Tau pathology is one of the defining features of Alzheimer disease (AD), which is the most common form of dementia in older age. While symptomatic treatments exist, there are currently no preventive therapies for AD. Investigators at BWH and Rush University Medical Center reported the discovery of a new gene that is associated with Tau accumulation. Published in Molecular Psychiatry, the paper describes the identification and validation of a genetic variant within the protein tyrosine phosphatase receptor-type delta (PTPRD) gene.
Tau accumulates in several different conditions in addition to AD, including certain forms of dementia and Parkinsonian syndromes as well as chronic traumatic encephalopathy that occurs with repeated head injuries.
“Aging leads to the accumulation of many different pathologies in the brain; one of the most common forms of pathology is the neurofibrillary tangle (NFT) that was at the center of our study,” said co-principal investigator David Bennett, MD, who directs the Alzheimer Disease Center at Rush University Medical Center in Chicago. “The NFT is thought to be more closely related to memory decline than other forms of aging-related pathologies, but there are still very few genes that have been implicated in the accumulation of this key feature of Alzheimer disease and other brain diseases.”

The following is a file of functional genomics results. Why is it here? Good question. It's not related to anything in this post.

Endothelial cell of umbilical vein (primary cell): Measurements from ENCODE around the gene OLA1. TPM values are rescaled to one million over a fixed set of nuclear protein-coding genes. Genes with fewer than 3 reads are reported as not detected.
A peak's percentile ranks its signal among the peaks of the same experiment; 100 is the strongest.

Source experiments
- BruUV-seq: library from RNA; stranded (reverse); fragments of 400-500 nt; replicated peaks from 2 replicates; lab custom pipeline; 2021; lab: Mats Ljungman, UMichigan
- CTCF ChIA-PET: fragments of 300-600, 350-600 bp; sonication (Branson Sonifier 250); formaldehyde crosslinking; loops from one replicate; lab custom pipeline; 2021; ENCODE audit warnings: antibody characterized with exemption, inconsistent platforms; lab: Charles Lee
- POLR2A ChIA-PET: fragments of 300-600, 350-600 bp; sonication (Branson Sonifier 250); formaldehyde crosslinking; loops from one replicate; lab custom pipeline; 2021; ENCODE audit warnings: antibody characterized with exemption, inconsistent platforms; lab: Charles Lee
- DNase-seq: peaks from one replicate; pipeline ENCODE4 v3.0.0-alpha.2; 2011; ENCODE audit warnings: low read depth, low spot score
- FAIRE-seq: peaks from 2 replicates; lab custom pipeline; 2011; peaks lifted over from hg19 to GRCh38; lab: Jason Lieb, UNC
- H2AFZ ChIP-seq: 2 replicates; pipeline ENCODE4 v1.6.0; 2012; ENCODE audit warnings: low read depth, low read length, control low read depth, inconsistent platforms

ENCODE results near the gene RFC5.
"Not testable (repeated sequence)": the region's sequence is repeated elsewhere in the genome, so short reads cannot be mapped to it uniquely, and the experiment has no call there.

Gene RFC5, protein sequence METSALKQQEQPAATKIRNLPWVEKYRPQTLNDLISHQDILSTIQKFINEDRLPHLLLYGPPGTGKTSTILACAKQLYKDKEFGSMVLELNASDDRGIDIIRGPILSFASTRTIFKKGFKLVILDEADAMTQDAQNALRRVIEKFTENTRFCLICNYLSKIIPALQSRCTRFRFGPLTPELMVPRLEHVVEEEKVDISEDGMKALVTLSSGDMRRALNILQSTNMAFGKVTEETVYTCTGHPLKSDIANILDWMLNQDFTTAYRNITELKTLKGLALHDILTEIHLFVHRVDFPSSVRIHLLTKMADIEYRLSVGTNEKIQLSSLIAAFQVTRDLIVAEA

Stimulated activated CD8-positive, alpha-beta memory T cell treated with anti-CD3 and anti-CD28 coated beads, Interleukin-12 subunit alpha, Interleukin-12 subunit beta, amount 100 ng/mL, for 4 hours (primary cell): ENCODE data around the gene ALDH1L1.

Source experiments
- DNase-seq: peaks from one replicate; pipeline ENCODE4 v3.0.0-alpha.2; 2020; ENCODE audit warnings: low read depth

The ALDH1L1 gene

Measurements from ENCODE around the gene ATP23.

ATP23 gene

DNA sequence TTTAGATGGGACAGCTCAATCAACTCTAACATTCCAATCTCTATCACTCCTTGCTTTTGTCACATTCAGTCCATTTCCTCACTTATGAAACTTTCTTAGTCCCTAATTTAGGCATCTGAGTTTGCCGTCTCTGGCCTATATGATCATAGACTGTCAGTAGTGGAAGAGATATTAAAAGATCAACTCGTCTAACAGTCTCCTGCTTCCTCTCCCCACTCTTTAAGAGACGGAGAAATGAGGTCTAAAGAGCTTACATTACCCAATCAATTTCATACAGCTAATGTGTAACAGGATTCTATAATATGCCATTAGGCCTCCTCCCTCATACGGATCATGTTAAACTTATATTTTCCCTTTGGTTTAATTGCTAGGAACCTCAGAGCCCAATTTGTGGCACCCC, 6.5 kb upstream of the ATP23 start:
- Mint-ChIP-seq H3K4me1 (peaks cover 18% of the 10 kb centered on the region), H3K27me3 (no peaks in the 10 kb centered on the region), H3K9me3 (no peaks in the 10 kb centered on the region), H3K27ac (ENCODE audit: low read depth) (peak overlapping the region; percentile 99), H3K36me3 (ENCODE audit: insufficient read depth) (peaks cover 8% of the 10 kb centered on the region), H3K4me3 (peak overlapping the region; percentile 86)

Leveraging autopsies from 909 individuals participating in studies of aging based at Rush University, the team of investigators assessed the human genome for evidence that a genetic variant could affect NFT.
Lead author Lori Chibnik, PhD, of BWH said, “The variant that we discovered is common: most people have one or two copies of the version of the gene that is linked to accumulating more pathology as you get older. Interestingly, tangles can accumulate through several different mechanisms, and the variant that we discovered appears to affect more than one of these mechanism.”
The reported results offer an important new lead as the field of neurodegeneration searches for robust novel targets for drug development. In addition, the advent of new techniques to measure Tau in the brains of living individuals with positron emission tomography (PET) offers a biomarker for therapies targeting Tau.
“This study is an important first step; however, the result needs further validation and the mechanism by which the PTPRD gene and the variant that we have discovered contribute to the accumulation of NFT remains elusive,” said Phil De Jager, co-principal investigator at BWH. “Other studies in mice and flies implicate PTPRD in memory dysfunction and worsening of Tau pathology, suggesting that altering the level of PTPRD activity could be helpful in reducing an individual’s burden of Tau pathology.”